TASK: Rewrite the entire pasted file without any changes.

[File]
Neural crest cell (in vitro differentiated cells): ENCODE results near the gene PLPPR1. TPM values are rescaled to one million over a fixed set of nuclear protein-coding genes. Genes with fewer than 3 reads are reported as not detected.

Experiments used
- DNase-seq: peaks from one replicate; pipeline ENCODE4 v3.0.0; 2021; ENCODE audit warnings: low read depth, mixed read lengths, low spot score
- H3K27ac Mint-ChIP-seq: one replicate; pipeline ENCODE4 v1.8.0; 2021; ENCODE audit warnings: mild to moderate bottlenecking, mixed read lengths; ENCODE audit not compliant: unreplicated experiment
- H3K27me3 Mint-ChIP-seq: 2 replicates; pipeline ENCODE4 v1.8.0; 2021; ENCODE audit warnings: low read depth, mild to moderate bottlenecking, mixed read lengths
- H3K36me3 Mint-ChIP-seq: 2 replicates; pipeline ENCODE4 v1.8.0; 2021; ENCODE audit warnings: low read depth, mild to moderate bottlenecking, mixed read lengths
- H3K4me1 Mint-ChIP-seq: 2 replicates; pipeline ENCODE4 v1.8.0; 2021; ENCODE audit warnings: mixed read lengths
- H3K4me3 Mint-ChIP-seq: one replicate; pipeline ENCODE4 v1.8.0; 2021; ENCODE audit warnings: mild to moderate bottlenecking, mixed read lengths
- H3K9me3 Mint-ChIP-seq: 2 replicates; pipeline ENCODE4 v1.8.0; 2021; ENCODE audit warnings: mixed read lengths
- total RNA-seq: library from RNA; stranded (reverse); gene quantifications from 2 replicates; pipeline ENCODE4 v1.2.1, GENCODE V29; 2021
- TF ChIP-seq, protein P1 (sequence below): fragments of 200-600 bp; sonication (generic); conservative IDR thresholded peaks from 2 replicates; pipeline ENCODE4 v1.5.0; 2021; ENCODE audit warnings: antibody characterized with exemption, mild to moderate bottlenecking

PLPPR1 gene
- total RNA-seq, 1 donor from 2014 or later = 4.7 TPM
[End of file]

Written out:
Neural crest cell (in vitro differentiated cells): ENCODE results near the gene PLPPR1. TPM values are rescaled to one million over a fixed set of nuclear protein-coding genes. Genes with fewer than 3 reads are reported as not detected.

Experiments used
- DNase-seq: peaks from one replicate; pipeline ENCODE4 v3.0.0; 2021; ENCODE audit warnings: low read depth, mixed read lengths, low spot score
- H3K27ac Mint-ChIP-seq: one replicate; pipeline ENCODE4 v1.8.0; 2021; ENCODE audit warnings: mild to moderate bottlenecking, mixed read lengths; ENCODE audit not compliant: unreplicated experiment
- H3K27me3 Mint-ChIP-seq: 2 replicates; pipeline ENCODE4 v1.8.0; 2021; ENCODE audit warnings: low read depth, mild to moderate bottlenecking, mixed read lengths
- H3K36me3 Mint-ChIP-seq: 2 replicates; pipeline ENCODE4 v1.8.0; 2021; ENCODE audit warnings: low read depth, mild to moderate bottlenecking, mixed read lengths
- H3K4me1 Mint-ChIP-seq: 2 replicates; pipeline ENCODE4 v1.8.0; 2021; ENCODE audit warnings: mixed read lengths
- H3K4me3 Mint-ChIP-seq: one replicate; pipeline ENCODE4 v1.8.0; 2021; ENCODE audit warnings: mild to moderate bottlenecking, mixed read lengths
- H3K9me3 Mint-ChIP-seq: 2 replicates; pipeline ENCODE4 v1.8.0; 2021; ENCODE audit warnings: mixed read lengths
- total RNA-seq: library from RNA; stranded (reverse); gene quantifications from 2 replicates; pipeline ENCODE4 v1.2.1, GENCODE V29; 2021
- TF ChIP-seq, protein P1 (sequence below): fragments of 200-600 bp; sonication (generic); conservative IDR thresholded peaks from 2 replicates; pipeline ENCODE4 v1.5.0; 2021; ENCODE audit warnings: antibody characterized with exemption, mild to moderate bottlenecking

PLPPR1 gene
- total RNA-seq, 1 donor from 2014 or later = 4.7 TPM